So, to keep your ducks away from your plants, you can give them something to forage on. Look at what you have in surplus. Papaya? Bananas? Coconuts? Just cut them open and leave on the ground for the ducks to find. We love coconuts – we cut them open and leave on the ground and the ducks will spend many happy hours on those. The coconuts will also attract flies and other insects which the ducks will love to eat.

 

Rest and Recreation

It is imperative that you provide water for bathing. Ducks need to clean themselves and swim. In a small backyard, a basin of water will do. A plastic container cut in half also works fine. Have several of these if you have lots of ducks. Larger yards can have a pond built especially for ducks. Design ponds that have drainage or overflow and are easy to clean. Duck ponds can be 6 inches to 3 feet deep or preferably sloping, and should be about 1 square meter area per duck.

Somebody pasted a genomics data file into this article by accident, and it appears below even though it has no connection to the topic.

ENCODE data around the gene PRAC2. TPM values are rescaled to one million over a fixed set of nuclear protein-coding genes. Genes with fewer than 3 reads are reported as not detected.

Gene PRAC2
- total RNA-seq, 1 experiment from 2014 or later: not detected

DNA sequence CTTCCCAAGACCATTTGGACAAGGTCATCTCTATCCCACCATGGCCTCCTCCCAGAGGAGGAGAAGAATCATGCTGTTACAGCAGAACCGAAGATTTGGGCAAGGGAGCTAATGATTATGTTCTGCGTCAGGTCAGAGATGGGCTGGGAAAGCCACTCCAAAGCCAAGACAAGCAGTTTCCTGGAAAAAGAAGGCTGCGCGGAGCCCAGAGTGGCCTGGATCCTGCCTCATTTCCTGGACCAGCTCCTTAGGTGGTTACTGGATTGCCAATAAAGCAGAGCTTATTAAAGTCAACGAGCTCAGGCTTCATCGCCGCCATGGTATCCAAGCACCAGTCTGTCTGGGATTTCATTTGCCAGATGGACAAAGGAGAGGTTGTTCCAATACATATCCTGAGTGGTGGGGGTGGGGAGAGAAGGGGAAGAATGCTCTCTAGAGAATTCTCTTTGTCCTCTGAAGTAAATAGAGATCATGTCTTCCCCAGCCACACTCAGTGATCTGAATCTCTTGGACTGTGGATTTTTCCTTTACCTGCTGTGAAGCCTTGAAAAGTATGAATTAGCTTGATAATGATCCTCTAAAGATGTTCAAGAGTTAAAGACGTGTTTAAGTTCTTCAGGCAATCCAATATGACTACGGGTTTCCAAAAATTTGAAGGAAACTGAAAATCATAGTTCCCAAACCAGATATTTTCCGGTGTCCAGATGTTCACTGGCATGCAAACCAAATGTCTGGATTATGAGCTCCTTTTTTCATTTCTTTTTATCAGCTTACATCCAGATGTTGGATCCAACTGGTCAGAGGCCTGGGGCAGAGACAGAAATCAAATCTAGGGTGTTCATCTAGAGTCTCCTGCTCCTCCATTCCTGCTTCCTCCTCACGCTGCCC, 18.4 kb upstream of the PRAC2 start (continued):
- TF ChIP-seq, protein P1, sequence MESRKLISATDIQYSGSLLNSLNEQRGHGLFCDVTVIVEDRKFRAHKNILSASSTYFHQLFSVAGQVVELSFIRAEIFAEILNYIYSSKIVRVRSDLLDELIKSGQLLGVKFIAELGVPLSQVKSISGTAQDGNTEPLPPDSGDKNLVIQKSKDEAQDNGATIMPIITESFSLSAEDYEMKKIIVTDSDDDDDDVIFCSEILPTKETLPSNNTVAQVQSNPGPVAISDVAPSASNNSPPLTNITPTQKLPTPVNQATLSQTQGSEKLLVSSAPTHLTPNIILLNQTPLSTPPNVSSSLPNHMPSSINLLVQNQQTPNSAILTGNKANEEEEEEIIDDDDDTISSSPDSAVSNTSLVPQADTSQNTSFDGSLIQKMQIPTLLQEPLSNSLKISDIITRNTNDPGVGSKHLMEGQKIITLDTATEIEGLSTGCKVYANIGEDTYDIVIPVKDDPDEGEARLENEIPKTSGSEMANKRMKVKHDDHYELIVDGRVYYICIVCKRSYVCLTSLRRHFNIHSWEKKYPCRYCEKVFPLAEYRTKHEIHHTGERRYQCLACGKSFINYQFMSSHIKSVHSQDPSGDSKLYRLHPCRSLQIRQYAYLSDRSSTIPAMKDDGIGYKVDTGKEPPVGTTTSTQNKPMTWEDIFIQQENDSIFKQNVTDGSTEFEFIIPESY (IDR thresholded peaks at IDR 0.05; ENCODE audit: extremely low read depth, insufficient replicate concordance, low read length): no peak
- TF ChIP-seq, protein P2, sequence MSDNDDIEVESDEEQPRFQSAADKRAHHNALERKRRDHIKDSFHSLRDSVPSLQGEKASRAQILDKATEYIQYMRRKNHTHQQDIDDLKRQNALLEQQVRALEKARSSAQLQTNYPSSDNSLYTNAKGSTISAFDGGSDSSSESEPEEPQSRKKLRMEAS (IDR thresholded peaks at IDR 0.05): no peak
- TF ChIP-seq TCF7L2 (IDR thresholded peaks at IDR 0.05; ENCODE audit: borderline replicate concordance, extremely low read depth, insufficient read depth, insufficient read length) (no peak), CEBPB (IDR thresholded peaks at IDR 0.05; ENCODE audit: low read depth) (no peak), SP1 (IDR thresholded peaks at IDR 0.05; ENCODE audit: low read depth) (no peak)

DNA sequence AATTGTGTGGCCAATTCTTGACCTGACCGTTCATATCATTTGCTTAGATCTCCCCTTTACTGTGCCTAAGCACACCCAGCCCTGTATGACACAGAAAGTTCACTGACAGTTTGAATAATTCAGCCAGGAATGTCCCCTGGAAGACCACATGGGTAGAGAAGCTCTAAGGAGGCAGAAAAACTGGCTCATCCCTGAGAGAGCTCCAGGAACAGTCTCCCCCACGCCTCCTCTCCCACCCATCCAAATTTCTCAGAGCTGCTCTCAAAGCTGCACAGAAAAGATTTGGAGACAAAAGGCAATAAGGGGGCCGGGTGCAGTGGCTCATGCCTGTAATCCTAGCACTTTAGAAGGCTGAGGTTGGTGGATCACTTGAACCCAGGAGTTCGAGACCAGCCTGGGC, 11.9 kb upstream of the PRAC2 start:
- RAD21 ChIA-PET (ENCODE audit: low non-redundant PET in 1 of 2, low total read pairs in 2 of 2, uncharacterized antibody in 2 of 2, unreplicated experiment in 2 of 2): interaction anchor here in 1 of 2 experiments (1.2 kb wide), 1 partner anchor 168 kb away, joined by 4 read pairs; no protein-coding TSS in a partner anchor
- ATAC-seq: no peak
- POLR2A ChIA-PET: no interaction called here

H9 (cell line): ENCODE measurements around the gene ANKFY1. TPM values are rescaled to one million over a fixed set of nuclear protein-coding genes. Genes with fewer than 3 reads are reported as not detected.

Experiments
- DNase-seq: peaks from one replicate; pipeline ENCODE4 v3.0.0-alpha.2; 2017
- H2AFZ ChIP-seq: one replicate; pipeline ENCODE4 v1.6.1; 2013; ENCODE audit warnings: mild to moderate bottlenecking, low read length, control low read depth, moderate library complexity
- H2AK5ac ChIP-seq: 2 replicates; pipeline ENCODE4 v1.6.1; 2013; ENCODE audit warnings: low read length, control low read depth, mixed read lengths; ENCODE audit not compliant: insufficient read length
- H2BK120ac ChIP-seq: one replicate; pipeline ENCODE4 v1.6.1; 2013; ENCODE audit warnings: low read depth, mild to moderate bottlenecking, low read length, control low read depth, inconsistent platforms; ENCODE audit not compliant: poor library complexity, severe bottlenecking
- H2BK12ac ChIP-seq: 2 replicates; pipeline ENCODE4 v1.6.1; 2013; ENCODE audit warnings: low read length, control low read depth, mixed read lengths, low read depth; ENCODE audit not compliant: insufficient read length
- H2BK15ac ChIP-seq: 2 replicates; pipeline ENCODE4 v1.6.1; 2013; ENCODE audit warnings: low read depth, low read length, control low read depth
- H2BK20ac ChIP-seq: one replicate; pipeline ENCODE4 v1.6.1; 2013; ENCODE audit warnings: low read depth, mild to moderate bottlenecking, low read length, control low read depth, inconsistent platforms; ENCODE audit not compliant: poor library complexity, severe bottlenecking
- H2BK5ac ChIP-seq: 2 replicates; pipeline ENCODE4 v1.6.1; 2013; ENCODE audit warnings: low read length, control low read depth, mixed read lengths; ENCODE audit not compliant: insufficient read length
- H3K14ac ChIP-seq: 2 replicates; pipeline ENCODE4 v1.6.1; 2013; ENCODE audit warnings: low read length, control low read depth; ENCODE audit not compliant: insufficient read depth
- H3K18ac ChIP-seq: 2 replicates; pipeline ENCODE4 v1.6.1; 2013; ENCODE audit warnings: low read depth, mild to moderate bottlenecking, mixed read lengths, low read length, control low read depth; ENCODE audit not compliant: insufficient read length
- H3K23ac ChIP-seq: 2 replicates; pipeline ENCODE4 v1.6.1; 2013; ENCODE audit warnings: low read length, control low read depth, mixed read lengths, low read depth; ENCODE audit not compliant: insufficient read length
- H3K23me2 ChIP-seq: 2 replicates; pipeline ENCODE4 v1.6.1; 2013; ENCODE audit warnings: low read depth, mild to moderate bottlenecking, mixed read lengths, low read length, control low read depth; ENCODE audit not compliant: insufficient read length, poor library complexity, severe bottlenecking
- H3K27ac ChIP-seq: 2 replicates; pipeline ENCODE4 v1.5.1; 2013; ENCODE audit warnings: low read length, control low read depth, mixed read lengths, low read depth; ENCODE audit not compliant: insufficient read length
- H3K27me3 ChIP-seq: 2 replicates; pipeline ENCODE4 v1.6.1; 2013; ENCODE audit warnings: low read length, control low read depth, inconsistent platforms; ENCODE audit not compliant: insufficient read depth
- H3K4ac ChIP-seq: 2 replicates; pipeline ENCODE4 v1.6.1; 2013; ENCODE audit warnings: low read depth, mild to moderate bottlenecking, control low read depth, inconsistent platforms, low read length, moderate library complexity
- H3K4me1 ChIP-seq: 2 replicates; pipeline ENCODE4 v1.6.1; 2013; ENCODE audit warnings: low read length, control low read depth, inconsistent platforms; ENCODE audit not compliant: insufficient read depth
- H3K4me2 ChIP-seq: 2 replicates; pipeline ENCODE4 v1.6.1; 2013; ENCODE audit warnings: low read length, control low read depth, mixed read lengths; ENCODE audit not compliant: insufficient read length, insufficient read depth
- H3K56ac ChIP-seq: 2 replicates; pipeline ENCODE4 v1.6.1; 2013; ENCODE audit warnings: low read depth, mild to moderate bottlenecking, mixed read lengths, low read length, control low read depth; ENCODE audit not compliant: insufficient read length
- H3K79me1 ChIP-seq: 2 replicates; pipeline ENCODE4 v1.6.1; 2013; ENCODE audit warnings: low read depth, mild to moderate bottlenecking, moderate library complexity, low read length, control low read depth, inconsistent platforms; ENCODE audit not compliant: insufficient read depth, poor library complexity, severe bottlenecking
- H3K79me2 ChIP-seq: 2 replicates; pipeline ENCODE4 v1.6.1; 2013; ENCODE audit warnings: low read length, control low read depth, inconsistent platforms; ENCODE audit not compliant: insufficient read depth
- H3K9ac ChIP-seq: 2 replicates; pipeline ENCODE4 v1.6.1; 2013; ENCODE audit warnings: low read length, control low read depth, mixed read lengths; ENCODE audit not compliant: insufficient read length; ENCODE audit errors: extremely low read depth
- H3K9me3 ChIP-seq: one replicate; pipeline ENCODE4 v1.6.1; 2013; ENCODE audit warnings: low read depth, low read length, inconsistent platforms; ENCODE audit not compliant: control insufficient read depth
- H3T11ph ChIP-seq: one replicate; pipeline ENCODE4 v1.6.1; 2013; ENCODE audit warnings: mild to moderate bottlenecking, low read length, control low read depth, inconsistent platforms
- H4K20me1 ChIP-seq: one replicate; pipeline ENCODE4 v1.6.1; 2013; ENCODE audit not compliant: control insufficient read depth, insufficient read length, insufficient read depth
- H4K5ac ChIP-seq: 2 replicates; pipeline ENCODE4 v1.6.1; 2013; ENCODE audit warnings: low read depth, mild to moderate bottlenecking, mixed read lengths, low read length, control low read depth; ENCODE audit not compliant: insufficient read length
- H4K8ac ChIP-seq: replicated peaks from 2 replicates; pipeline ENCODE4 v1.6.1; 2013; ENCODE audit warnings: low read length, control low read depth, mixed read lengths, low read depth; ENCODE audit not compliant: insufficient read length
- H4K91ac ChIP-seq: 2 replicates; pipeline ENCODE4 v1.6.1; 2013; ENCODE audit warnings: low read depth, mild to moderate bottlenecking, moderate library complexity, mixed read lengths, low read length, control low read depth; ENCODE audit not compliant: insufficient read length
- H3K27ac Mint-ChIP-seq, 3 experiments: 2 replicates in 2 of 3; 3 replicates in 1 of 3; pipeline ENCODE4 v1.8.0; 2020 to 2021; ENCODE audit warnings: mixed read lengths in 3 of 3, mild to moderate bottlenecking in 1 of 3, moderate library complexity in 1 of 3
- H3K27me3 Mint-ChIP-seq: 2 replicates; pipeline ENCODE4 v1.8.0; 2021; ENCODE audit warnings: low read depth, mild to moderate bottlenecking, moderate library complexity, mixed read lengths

In this video (below), we use the shallow plastic lid of a bucket as swimming basin for ducklings. There are 8 newly hatched ducklings with their mother. Don’t use a deep basin in such a case. If you do, the mother will attempt to swim in the basin and she will crush and drown her ducklings. If you want the mother to swim with her ducklings you must build a pool that is large enough for all of them.

In this video (below), a duck bathes in a tray of water. This shallow basin poses less danger than a basin that is deep. Ducklings can get trapped and drown in a deep basin.

Nesting

Ducks will mate and start laying eggs at around 6-8 months of age. They will look for nesting places in their environment. In our experience, ducks will lay their eggs on the ground away from view. They will not lay eggs in elevated nesting boxes lined with cloths, sacks, dry grass etc. like chickens do.

In these photos (below), we use scrap wood as nesting houses for ducks. Our ducks love these. We have nesting houses under the house, under the dirty kitchen and under a bamboo grove. Put nesting houses in locations that don’t get flooded.